There are certain carcinogens and chemicals you can’t use, unless they are used for research or approved by us. Or, in the case of polychlorinated biphenyls (PCBs), you are getting rid of them or using them in existing electrical equipment or construction material.

If you want permission to use a prohibited or restricted carcinogen, fill in this application form.If permission is granted, you need to keep a copy of your authorisation for at least 30 years.

You must give any worker who uses a prohibited or restricted carcinogen a written statement outlining:

  • the name of the carcinogen
  • how long they have been exposed to it
  • where they can get records of possible exposure
  • what health tests are recommended.

You must also keep a record of the names of all those likely to be exposed to these carcinogens, together with their address and date of birth.

Clinical handling of cytotoxic drugs and related waste should include the development and implementation of safe systems work. If you need guidance the cytotoxic drugs and related waste risk management guide provides practical advice that is consistent with the requirements of NSW work, health and safety laws.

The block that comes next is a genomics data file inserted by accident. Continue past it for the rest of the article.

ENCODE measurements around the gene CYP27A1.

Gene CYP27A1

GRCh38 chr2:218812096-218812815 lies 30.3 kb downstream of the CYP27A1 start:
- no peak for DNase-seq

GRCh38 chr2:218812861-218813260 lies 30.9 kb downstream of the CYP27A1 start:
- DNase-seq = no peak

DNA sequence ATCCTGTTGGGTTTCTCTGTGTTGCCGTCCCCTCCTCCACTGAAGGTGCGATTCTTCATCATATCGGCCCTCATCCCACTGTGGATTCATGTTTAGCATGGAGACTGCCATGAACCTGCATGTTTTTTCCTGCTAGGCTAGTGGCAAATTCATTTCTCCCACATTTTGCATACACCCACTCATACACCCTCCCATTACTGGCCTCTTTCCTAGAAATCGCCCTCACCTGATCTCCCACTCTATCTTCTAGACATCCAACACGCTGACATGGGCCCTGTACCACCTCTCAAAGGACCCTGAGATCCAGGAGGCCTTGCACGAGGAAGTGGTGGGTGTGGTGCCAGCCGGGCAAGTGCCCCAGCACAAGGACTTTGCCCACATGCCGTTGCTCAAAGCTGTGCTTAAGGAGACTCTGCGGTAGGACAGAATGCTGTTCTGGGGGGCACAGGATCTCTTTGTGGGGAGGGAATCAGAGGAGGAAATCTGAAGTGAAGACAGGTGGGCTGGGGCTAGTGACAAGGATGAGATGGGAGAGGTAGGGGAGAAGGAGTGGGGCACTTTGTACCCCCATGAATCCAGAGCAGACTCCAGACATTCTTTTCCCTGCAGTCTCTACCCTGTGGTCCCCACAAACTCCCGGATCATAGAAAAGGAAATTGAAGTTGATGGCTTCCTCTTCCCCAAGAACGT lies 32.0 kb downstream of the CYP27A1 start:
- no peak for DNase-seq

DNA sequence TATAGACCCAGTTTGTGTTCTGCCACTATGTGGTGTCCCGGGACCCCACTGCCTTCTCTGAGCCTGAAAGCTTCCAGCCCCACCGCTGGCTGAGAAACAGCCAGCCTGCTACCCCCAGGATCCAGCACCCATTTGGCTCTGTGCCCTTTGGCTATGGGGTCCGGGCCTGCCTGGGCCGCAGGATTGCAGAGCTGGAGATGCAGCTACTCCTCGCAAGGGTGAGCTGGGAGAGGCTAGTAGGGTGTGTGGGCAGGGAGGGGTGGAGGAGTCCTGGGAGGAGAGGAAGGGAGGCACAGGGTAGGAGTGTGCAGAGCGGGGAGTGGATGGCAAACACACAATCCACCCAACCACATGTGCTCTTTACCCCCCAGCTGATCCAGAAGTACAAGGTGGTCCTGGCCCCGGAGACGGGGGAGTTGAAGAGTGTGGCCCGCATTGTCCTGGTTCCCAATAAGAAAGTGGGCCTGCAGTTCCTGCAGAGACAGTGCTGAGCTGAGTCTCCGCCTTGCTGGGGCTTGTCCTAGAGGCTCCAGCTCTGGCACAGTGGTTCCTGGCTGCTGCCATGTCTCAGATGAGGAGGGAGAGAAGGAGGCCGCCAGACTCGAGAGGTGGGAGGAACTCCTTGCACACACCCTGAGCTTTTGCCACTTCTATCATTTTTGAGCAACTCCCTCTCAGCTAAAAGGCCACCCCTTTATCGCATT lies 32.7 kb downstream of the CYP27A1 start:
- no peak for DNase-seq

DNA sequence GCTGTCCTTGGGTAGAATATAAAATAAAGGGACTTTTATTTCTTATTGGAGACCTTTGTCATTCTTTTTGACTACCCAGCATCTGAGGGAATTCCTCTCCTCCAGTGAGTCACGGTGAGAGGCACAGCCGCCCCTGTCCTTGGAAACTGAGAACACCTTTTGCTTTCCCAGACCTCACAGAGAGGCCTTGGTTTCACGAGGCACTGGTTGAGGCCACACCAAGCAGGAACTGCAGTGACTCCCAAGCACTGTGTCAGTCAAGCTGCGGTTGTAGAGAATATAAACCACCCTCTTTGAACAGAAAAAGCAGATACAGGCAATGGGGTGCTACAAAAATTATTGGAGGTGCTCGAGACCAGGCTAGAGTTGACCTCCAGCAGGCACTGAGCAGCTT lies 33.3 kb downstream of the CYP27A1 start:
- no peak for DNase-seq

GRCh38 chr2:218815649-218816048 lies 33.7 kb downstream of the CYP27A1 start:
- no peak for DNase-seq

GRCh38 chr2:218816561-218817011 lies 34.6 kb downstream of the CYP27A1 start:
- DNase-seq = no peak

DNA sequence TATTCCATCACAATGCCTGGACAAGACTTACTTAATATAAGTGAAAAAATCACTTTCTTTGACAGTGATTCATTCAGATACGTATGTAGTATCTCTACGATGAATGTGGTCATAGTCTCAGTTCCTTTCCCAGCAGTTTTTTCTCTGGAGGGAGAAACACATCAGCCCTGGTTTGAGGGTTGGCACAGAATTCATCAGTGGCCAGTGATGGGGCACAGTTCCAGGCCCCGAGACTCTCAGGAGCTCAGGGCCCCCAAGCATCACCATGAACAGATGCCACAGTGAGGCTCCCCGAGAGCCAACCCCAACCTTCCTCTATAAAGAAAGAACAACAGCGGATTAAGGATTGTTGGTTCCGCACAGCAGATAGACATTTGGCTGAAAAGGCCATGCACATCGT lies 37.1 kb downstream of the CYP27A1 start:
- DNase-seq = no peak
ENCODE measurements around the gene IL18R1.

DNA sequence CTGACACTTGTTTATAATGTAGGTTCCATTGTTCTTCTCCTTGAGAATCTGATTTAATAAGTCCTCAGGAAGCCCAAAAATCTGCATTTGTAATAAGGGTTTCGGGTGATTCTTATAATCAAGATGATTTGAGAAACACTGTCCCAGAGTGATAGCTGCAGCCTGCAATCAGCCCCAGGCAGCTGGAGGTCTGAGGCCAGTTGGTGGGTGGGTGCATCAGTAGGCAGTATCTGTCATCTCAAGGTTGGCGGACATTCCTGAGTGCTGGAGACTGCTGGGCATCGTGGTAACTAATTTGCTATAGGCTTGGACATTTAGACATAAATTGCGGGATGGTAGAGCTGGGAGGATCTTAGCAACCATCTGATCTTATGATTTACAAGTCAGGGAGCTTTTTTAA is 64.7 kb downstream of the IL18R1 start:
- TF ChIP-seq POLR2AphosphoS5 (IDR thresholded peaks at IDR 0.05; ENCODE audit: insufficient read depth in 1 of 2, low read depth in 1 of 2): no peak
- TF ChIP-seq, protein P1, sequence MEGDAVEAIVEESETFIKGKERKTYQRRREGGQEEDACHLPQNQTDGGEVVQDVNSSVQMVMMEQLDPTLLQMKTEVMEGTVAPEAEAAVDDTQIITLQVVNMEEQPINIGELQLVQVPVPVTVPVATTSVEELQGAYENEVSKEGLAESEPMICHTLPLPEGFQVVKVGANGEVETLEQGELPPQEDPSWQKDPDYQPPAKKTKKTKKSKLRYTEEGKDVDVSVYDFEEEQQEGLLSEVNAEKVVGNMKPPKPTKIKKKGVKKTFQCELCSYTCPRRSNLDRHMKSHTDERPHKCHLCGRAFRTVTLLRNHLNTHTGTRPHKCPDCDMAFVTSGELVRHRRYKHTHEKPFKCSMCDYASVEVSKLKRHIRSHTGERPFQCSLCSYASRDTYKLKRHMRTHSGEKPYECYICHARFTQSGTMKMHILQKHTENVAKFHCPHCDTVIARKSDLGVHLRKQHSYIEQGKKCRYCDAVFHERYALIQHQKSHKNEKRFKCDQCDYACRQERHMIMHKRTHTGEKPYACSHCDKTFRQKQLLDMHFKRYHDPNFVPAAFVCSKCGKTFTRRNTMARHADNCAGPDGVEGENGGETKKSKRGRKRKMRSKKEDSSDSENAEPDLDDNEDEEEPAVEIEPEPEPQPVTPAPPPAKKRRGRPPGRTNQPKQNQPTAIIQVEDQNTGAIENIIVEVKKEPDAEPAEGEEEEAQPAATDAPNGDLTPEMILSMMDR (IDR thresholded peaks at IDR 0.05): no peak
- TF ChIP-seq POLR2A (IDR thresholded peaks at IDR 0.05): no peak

Managing pipelines

If you own a pipeline used to transfer hazardous chemicals, you are responsible for all the risks associated with it.

If your pipeline carries certain chemicals and crosses a public place, the builder of the pipeline must let us know the owner’s/operator’s name, the specifications of the pipeline, how it will be used and maintained, and the intended emergency procedures. We need to be told this information before the pipeline is commissioned, before chemicals are put into it, and if it is repaired or no longer used.

The operator of the pipeline is responsible for ensuring it is properly labelled and sign-posted. They must also let us know the correct classification of the chemical, and the names of the supplier and receiver.

For more information or to notify us of a pipeline email

Legislation and codes

For the specific laws about working safely with hazardous chemicals, see clauses 328 - 391 of the Work Health and Safety Regulation 2017.

There are also general work health and safety laws that will apply to you in any situation, including when working with hazardous chemicals.

For more specific information about exposure standards, safety data sheets, health monitoring and emergency plans, see the code of practice for managing risks of hazardous chemicals in the workplace.

For information about label elements, special labelling situations, updating labels and hazardous pictograms, see the code of practice for labelling of workplace hazardous chemicals.

For information about preparing, reviewing and amending safety data sheets, see the code of practice for the preparation of safety data sheets for hazardous chemicals.